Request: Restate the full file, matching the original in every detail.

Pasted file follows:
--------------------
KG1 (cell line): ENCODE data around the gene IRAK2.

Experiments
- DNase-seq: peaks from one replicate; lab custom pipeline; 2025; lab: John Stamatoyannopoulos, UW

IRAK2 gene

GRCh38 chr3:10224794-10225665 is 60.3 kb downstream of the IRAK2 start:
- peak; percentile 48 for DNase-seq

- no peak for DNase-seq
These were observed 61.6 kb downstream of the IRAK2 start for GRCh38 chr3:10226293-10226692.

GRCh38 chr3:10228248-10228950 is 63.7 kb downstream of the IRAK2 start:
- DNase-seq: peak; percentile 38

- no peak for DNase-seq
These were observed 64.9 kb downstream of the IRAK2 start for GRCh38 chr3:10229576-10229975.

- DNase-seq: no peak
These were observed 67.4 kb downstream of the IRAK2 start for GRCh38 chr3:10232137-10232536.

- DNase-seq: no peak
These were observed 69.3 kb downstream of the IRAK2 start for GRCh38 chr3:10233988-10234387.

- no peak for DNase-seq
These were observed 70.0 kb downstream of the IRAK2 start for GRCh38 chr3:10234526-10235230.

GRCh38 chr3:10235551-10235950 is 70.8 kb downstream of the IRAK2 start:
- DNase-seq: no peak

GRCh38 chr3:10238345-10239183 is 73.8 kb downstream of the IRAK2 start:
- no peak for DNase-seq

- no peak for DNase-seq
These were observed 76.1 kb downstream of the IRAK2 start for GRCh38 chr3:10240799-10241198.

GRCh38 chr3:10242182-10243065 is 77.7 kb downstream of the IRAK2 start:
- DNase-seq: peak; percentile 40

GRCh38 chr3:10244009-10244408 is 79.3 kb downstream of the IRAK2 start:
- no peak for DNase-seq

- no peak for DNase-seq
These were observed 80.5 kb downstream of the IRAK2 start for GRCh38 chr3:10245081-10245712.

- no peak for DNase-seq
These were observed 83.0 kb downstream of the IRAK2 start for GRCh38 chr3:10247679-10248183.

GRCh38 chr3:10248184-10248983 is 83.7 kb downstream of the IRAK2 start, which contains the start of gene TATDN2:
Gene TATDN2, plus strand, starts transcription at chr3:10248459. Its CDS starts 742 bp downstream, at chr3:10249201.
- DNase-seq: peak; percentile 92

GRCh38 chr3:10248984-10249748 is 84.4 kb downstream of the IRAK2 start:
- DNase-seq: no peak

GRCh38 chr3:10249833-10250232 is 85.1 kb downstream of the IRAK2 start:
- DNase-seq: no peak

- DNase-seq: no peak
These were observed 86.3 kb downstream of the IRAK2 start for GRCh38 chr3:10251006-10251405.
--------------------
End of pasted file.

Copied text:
KG1 (cell line): ENCODE data around the gene IRAK2.

Experiments
- DNase-seq: peaks from one replicate; lab custom pipeline; 2025; lab: John Stamatoyannopoulos, UW

IRAK2 gene

GRCh38 chr3:10224794-10225665 is 60.3 kb downstream of the IRAK2 start:
- peak; percentile 48 for DNase-seq

- no peak for DNase-seq
These were observed 61.6 kb downstream of the IRAK2 start for GRCh38 chr3:10226293-10226692.

GRCh38 chr3:10228248-10228950 is 63.7 kb downstream of the IRAK2 start:
- DNase-seq: peak; percentile 38

- no peak for DNase-seq
These were observed 64.9 kb downstream of the IRAK2 start for GRCh38 chr3:10229576-10229975.

- DNase-seq: no peak
These were observed 67.4 kb downstream of the IRAK2 start for GRCh38 chr3:10232137-10232536.

- DNase-seq: no peak
These were observed 69.3 kb downstream of the IRAK2 start for GRCh38 chr3:10233988-10234387.

- no peak for DNase-seq
These were observed 70.0 kb downstream of the IRAK2 start for GRCh38 chr3:10234526-10235230.

GRCh38 chr3:10235551-10235950 is 70.8 kb downstream of the IRAK2 start:
- DNase-seq: no peak

GRCh38 chr3:10238345-10239183 is 73.8 kb downstream of the IRAK2 start:
- no peak for DNase-seq

- no peak for DNase-seq
These were observed 76.1 kb downstream of the IRAK2 start for GRCh38 chr3:10240799-10241198.

GRCh38 chr3:10242182-10243065 is 77.7 kb downstream of the IRAK2 start:
- DNase-seq: peak; percentile 40

GRCh38 chr3:10244009-10244408 is 79.3 kb downstream of the IRAK2 start:
- no peak for DNase-seq

- no peak for DNase-seq
These were observed 80.5 kb downstream of the IRAK2 start for GRCh38 chr3:10245081-10245712.

- no peak for DNase-seq
These were observed 83.0 kb downstream of the IRAK2 start for GRCh38 chr3:10247679-10248183.

GRCh38 chr3:10248184-10248983 is 83.7 kb downstream of the IRAK2 start, which contains the start of gene TATDN2:
Gene TATDN2, plus strand, starts transcription at chr3:10248459. Its CDS starts 742 bp downstream, at chr3:10249201.
- DNase-seq: peak; percentile 92

GRCh38 chr3:10248984-10249748 is 84.4 kb downstream of the IRAK2 start:
- DNase-seq: no peak

GRCh38 chr3:10249833-10250232 is 85.1 kb downstream of the IRAK2 start:
- DNase-seq: no peak

- DNase-seq: no peak
These were observed 86.3 kb downstream of the IRAK2 start for GRCh38 chr3:10251006-10251405.